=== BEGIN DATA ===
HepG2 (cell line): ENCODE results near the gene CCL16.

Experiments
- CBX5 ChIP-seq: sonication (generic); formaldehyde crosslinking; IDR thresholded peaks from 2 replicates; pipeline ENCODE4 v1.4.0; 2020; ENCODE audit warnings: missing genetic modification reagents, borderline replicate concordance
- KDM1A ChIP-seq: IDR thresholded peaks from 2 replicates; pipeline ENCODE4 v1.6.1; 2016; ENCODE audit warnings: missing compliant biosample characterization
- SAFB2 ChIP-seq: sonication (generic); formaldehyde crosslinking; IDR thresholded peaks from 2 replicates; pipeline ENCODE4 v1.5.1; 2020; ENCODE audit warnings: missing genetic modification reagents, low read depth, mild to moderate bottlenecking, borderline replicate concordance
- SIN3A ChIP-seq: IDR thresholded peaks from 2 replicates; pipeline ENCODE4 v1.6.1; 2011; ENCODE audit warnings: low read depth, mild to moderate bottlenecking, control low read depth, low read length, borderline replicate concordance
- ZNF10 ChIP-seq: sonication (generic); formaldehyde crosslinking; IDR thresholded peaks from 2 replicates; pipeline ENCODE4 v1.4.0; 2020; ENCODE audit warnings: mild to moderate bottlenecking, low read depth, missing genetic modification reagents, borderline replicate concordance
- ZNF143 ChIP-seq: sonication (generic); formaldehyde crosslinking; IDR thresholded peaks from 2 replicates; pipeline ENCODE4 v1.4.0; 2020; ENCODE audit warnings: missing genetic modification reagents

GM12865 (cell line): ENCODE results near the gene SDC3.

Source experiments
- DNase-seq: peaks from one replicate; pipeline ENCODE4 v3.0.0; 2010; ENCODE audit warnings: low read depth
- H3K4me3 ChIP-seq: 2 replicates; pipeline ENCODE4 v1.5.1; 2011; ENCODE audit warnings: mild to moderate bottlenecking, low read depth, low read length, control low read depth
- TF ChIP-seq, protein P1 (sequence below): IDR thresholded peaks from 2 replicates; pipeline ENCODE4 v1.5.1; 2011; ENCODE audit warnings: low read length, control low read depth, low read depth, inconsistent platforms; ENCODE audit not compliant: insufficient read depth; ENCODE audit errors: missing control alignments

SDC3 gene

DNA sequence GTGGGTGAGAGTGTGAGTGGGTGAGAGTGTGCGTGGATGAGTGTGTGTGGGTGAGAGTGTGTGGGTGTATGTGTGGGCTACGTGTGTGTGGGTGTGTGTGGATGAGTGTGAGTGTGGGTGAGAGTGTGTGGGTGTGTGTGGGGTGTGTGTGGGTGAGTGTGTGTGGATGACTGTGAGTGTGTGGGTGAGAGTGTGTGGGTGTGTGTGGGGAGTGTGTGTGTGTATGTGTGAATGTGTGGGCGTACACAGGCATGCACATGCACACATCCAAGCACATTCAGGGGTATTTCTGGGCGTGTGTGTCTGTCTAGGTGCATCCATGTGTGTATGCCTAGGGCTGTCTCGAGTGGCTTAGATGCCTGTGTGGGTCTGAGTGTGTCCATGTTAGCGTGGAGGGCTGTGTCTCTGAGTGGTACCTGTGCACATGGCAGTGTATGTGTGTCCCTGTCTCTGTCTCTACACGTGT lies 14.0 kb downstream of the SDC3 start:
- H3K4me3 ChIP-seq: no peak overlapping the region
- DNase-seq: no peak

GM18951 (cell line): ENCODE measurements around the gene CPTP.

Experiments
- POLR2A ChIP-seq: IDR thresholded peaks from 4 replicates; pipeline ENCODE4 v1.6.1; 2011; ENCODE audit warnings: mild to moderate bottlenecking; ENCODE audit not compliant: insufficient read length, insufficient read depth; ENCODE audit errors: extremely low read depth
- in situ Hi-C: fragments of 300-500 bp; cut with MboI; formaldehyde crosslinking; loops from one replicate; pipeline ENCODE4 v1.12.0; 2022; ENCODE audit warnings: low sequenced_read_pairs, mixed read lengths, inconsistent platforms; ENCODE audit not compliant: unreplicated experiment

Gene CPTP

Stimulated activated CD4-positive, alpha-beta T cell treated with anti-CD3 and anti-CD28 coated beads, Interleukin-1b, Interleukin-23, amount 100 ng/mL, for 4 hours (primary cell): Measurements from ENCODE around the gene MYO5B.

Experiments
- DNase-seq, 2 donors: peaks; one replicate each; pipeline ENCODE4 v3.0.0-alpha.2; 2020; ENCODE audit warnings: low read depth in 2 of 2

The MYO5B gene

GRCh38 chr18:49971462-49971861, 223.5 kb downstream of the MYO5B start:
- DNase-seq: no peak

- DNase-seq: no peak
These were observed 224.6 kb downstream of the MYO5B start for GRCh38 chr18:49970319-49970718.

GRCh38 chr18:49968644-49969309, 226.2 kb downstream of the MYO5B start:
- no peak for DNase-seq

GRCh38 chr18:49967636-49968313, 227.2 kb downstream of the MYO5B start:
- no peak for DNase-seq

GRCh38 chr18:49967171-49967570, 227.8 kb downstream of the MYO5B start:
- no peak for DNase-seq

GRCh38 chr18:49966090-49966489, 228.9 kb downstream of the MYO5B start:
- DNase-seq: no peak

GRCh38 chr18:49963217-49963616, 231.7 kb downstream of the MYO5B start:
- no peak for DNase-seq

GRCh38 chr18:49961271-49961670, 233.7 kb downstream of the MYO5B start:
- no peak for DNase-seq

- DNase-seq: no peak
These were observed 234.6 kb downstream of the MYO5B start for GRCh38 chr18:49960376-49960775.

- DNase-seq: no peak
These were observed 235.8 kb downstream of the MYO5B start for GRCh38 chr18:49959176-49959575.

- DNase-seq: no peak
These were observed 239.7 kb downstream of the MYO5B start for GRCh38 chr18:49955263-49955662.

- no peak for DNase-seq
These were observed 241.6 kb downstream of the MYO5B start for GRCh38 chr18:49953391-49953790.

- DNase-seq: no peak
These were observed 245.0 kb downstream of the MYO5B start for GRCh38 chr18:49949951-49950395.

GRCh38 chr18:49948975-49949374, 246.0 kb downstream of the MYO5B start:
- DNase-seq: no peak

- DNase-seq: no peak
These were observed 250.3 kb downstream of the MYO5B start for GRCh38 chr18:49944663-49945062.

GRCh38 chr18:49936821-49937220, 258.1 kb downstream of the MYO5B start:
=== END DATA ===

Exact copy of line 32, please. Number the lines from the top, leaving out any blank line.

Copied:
- no peak for DNase-seq